This insightful and informative report makes an important contribution to our understanding of think tanks in Wales.
It might be argued that we are living at a time when there has never been more interest in politics – in how decisions made in Brussels, Westminster or the Senedd have a bearing on our everyday lives. Who would have thought, for instance, that the live-streaming service, BBC Parliament, would see the biggest ratings increase of any television channel in 2019?
We are seeing a heightened awareness within civil society of the inter-relationships between policy and wellbeing – whether, for example, this relates to fears about the potential economic and health consequences of leaving the European Union or the feelings of marginalisation that might be experienced by those who voted to ‘leave’ if we ‘remain’.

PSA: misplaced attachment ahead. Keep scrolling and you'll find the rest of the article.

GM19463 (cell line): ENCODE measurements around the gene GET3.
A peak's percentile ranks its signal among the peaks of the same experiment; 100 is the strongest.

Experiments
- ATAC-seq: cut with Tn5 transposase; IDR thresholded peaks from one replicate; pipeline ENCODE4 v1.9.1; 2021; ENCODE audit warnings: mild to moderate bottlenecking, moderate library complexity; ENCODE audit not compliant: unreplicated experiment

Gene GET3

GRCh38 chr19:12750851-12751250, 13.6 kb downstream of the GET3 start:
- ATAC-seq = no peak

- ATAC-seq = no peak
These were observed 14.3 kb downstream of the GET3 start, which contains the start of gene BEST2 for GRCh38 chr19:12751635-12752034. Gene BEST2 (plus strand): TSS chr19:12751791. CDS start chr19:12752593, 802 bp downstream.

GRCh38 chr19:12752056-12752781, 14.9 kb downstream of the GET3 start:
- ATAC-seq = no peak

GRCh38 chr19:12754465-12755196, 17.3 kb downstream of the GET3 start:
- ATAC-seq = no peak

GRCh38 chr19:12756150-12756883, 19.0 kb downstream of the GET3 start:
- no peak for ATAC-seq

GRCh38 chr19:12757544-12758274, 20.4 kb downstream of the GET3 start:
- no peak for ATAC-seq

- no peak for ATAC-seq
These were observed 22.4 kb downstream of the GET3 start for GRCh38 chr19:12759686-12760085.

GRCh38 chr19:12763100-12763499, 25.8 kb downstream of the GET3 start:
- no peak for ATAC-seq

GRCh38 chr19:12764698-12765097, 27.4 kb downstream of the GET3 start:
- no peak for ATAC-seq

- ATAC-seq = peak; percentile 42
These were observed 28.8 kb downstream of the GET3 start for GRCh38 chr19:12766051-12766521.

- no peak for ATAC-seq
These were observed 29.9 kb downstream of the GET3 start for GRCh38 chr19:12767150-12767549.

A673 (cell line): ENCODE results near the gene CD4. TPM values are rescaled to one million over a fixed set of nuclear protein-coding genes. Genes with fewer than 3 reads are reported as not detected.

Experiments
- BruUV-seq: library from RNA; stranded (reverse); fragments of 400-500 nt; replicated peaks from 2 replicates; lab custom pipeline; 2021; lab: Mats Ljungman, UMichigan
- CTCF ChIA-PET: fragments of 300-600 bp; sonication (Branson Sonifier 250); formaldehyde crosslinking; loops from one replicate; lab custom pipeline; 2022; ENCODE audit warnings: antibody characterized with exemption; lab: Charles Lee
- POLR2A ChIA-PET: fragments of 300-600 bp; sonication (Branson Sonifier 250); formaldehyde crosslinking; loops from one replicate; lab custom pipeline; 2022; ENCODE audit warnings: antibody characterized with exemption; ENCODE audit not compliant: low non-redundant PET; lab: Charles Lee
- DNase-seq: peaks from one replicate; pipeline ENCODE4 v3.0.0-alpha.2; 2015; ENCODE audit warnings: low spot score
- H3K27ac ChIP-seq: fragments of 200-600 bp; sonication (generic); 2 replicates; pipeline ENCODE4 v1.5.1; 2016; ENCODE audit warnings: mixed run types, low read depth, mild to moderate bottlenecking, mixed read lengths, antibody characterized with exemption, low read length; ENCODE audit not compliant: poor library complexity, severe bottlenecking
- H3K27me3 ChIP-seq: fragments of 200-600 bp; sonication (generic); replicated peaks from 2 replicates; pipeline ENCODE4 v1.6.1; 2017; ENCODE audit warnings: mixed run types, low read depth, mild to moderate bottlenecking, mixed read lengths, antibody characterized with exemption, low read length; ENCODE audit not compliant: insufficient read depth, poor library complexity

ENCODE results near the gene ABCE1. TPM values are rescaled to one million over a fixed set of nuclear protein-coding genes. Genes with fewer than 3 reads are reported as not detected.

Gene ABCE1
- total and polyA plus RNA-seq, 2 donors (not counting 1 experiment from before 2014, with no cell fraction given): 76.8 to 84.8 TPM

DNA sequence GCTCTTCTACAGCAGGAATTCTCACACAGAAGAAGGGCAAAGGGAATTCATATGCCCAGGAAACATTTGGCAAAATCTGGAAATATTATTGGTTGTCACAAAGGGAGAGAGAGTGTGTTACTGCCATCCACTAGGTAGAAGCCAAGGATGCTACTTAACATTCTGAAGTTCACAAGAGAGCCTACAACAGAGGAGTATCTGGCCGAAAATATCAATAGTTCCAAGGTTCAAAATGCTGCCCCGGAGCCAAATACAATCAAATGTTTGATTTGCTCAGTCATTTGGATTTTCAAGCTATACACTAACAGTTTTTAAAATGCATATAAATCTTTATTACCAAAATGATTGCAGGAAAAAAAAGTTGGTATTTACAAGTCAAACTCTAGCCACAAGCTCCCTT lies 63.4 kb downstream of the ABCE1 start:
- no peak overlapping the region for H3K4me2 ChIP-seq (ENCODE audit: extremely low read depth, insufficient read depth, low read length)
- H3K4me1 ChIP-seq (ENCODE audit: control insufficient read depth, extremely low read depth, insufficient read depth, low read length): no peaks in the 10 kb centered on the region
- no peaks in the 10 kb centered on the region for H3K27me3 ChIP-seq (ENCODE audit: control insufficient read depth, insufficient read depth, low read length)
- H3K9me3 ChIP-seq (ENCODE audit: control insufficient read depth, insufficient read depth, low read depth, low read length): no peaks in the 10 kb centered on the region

However, despite increasing awareness, current political debates appear to be fuelled by emotion rather than clarity of thought, by the demonization of the other side rather than a willingness to engage in dialogue.
In these febrile times, think tanks have an important part to play. They serve as crucibles for the generation of evidence-informed debate within civil society. They also provide a space for the dissemination and discussion of new ideas that seems to be lacking elsewhere.
Welsh-based think tanks are particularly important for Wales, whose interests are so often overlooked by the Westminster-dominated policy and media arenas. However, they face a number of challenges as well as opportunities, as this report demonstrates.
I would like to thank Victoria Winckler for this clear and scholarly account.
Professor Sally Power